AIFF condoles the demise of Tulsidas Balaram

NEW DELHI: The All India Football Federation mourns the demise of the legendary former India forward Tulsidas Balaram, who passed away in Kolkata on Thursday, February 16, 2023.

A prominent member of the golden generation of Indian football in the 1950 and 1960s, Balaram, who lived in Uttarpara, West Bengal, died in a city hospital in Kolkata. He was 85.

As a mark of respect for Balaram, who played a huge role behind India’s historic gold medal triumph in the 1962 Asian Games and several other memorable victories at the international level, the AIFF has announced a three-day mourning period. While the federation will fly its flag at half-mast during this period, a one-minute silence will be observed before the start of all competitive matches in India.

AIFF President Mr Kalyan Chaubey said in his condolence message, “He was a blessed child of the football god. I am sure Balaram-da has returned to him, leaving us mourning for one of the most gifted players in Indian Football history. He truly was from a golden generation of Indian Football. He was one of the best we had ever seen. My thoughts go out to his family.”

Secretary General Dr Shaji Prabhakaran said, “The entire Indian Football fraternity is shattered and heart broken by the passing away of Tulsidas Balaram. My condolences go to his family. May his soul rest in peace.”

In Tulsidas Balaram, Indian Football has now lost one of the few remaining members of the 1962 Asian Games Indian team, who took the continent by storm by defeating South Korea 2-1 in the final played at Jakarta. Balaram was a member of the famous trio in the Indian forward line, the other two being PK Banerjee and Chuni Goswami. Balaram played 36 matches for the nation, scoring 10 goals in the process, before his career came to an abrupt end because of illness. However, his overall impact on Indian Football as an international player cannot be judged by mere statistics.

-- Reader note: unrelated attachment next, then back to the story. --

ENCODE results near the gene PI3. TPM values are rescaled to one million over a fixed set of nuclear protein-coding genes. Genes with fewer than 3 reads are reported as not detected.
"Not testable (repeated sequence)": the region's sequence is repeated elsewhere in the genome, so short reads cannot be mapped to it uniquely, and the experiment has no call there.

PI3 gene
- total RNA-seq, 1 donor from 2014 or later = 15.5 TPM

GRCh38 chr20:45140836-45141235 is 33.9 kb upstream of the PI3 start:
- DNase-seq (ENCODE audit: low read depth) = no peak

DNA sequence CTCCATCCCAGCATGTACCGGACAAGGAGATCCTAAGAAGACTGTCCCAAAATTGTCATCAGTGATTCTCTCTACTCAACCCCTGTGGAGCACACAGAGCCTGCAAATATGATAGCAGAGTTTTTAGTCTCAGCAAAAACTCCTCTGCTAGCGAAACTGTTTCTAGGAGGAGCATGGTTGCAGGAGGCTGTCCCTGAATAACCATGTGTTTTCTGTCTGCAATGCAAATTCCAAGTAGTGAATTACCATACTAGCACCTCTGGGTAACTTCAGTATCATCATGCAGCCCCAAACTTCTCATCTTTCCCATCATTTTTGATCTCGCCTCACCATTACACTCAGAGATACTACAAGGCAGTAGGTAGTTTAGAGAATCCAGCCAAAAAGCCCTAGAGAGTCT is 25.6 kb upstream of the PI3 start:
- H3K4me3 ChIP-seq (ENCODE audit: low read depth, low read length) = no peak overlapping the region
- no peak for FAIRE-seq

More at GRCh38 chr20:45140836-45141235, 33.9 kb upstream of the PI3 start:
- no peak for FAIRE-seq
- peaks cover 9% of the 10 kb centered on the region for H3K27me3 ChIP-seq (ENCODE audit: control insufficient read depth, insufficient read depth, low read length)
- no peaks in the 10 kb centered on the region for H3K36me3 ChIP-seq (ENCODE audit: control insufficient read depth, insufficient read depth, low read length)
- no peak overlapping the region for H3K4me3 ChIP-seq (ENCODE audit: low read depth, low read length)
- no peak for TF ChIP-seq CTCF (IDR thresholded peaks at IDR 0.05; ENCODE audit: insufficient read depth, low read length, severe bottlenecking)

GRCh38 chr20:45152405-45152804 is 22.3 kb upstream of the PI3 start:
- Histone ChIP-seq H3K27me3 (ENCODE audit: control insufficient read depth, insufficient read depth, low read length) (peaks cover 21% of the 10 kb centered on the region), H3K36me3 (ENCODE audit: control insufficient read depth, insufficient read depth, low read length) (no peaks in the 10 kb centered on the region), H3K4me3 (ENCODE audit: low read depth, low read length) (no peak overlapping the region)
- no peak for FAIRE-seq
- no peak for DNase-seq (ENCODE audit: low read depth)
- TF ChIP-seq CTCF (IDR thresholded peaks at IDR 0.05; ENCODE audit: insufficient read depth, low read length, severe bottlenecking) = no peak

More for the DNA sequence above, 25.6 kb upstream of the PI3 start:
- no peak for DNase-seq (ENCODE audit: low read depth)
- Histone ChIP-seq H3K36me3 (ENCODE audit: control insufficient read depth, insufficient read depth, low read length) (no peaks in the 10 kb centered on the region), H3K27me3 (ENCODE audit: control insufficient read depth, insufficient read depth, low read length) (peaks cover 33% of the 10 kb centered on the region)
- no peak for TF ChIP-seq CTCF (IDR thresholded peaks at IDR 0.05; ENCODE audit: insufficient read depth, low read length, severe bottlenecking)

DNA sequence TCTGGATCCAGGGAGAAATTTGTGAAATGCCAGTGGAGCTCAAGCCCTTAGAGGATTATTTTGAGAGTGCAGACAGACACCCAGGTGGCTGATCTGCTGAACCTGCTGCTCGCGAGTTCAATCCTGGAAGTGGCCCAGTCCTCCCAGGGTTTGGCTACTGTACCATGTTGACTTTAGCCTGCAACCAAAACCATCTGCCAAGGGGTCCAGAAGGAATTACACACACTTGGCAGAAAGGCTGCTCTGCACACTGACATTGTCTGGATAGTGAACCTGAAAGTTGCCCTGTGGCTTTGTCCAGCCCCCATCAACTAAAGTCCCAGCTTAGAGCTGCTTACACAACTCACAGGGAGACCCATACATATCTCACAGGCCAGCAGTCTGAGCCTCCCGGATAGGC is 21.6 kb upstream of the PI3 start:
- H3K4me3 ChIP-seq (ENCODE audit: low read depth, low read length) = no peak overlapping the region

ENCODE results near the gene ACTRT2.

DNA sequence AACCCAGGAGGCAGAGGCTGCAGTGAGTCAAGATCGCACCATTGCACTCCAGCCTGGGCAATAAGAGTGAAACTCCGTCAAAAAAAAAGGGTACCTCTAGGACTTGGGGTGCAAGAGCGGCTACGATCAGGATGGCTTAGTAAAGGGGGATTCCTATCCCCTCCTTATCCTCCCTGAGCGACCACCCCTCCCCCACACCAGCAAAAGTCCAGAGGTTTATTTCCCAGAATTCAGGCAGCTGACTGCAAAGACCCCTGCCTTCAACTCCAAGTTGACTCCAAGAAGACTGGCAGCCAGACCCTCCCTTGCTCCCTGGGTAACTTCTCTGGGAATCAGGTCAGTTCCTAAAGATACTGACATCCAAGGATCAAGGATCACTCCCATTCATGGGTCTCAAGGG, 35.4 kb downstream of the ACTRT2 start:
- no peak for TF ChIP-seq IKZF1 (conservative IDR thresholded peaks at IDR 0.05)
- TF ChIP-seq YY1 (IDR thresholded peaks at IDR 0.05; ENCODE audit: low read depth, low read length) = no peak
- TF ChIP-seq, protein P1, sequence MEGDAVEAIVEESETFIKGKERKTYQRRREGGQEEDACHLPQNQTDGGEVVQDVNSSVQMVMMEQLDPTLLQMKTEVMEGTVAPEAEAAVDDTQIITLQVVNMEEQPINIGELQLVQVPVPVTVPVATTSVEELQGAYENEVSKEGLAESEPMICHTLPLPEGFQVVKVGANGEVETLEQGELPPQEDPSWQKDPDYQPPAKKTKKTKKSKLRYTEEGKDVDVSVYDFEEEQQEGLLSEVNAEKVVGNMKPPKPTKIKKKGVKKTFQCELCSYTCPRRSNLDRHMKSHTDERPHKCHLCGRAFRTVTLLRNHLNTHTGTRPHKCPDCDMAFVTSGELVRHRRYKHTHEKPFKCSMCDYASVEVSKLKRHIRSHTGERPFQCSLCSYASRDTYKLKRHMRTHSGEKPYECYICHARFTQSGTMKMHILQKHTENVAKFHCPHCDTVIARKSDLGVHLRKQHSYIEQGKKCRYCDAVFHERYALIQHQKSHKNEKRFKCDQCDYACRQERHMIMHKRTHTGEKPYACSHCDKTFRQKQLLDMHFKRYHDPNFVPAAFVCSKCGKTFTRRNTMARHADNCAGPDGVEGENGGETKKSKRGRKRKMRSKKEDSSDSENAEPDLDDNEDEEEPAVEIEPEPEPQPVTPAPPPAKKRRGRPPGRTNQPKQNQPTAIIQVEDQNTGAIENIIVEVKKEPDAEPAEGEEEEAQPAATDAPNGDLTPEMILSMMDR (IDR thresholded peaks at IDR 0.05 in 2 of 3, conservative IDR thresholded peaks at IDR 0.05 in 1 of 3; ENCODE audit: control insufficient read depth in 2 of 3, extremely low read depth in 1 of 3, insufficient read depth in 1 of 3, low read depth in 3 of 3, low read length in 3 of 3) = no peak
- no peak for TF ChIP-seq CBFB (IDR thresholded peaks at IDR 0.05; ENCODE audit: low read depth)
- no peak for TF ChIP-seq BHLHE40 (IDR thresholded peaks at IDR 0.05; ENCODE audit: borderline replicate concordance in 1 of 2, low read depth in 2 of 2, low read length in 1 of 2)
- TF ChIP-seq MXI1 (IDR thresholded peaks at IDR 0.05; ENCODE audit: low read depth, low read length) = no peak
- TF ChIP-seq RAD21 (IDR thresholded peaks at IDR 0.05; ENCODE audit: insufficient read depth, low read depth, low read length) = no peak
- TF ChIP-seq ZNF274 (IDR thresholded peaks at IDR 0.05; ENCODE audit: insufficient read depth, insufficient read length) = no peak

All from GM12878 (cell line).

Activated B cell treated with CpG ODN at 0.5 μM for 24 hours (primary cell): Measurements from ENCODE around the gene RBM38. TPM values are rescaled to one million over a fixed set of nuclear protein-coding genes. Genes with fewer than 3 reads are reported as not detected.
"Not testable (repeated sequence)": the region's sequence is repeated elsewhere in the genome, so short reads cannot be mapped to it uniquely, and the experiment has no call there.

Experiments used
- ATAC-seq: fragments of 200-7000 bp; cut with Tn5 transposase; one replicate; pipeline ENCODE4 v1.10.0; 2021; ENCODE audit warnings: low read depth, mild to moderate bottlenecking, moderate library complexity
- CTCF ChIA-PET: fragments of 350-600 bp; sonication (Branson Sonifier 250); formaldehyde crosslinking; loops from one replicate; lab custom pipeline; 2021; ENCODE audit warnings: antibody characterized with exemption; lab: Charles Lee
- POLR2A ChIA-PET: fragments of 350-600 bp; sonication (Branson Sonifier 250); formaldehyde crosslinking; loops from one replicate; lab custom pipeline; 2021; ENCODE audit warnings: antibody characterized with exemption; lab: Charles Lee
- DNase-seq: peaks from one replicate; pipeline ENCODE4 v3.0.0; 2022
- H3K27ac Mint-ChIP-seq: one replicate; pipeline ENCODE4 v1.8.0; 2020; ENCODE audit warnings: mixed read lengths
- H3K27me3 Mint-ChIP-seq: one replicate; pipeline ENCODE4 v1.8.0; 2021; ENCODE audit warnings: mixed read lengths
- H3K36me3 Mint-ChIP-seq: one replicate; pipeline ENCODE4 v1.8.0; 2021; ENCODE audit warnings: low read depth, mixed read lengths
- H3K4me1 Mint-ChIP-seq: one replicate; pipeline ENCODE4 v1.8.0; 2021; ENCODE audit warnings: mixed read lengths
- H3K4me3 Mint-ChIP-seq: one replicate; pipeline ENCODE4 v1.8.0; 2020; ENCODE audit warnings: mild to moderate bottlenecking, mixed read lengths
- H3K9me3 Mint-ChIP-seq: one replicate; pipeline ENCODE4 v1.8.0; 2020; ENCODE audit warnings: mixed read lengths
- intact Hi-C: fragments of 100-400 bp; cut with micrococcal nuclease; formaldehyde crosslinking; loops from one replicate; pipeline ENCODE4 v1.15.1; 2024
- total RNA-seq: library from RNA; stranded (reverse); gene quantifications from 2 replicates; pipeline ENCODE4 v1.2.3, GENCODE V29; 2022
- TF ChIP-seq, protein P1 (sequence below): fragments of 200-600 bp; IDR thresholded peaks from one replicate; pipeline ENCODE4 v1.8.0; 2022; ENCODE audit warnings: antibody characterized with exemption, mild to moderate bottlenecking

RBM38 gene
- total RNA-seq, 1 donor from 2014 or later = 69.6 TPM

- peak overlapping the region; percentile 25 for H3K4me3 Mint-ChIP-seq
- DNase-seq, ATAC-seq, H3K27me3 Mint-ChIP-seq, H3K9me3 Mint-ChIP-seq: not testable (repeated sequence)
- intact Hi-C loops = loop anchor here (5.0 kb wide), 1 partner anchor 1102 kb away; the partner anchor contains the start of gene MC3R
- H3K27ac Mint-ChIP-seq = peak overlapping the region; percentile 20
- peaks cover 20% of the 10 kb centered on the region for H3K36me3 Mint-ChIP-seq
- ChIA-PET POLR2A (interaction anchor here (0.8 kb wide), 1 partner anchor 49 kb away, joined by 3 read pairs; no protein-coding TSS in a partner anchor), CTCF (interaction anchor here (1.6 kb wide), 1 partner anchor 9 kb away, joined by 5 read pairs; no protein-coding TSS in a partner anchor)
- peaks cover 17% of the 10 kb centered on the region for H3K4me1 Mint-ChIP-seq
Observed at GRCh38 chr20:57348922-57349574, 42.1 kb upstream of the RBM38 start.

The 1962 Asian Games gold medallist had also represented India in other prestigious tournaments like 1956 and 1960 Olympics, the 1958 and 1962 Asian Games, the 1959 Merdeka Cup, and much more. Apart from winning the gold medal in the 1962 Asian Games, Balaram also finished 4th in the 1956 Melbourne Olympics and runners-up in the 1959 Merdeka Cup.

At the domestic level, Balaram was a four-time Santosh Trophy champion with Hyderabad (1956), and with Bengal (1958, 1959, 1962). On the last of these occasions, he had also captained Bengal to a victory.

Balaram had also made his name in the Red and Gold threads of East Bengal, where he won a plethora of trophies, including the CFL (1961), IFA Shield (1958, 1961), Durand Cup (1960), Rovers Cup (1962), and many more. He had the distinction of winning the CFL and IFA Shield as captain in 1961, when he also won the Golden Boot in the CFL.

He had also played for BNR, where he won the IFA Shield (1963), and Rovers Cup (1964).

At the peak of his form, Balaram was awarded the Arjuna Award in 1962. After retiring from active football, he remained involved in the game, serving as a National Selector and Talent Spotter for the AIFF.

Balaram was simply unstoppable during his heydays, even at the highest level of international football. The famed Hungary defence failed to stop him in the 1960 Rome Olympics. His ball control, distribution, scoring prowess and ability to rise to the occasion in difficult situations made him a part of Indian soccer folklore. Balaram’s biggest trademark is his ingrained, uncompromising sense of propriety, something he always maintained on and off the field.

Born on October 4, 1937, Balaram started his career in Hyderabad, then travelled to Kolkata in 1957 and joined East Bengal. For the next five seasons, he was the darling of the crowd, one of the biggest stars in Indian football. In 1963, he joined the Indian Railways. The same year, the curtain abruptly came abruptly down on his roaring career.

“Having joined South Eastern Railways, I had to play for BNR in the Kolkata league. Midway through the season, I found I was getting unusually tired. A few tests at the Railways hospital confirmed my lungs were heavily infected,” Balaram revealed many years later in an interview.

“The doctor, who was a huge fan of my game, said playing football could cost my life. That was the end of my career. I was 27 then,” he said.

Back in Secunderabad, Balaram’s mother had by then finalised his marriage. “I asked my mother to call it off. I felt that given my health conditions, it was not right to put a young girl’s future in danger. My mother cried but agreed with my suggestion. I never got married. I still have no regrets,” Balaram said.

Balaram wasn’t heavily built, but he was a man, who feared none. In the 1962 Asian Games in Jakarta, the anti-India movements made things impossible for the Indian athletes, but Balaram didn’t care. After winning the final, Balaram, and his teammate, Fortunato Franco, walked back to the Games Village through the crowded streets with the gold medals around their necks. Later, Balaram said, people came forward to congratulate the two footballers.

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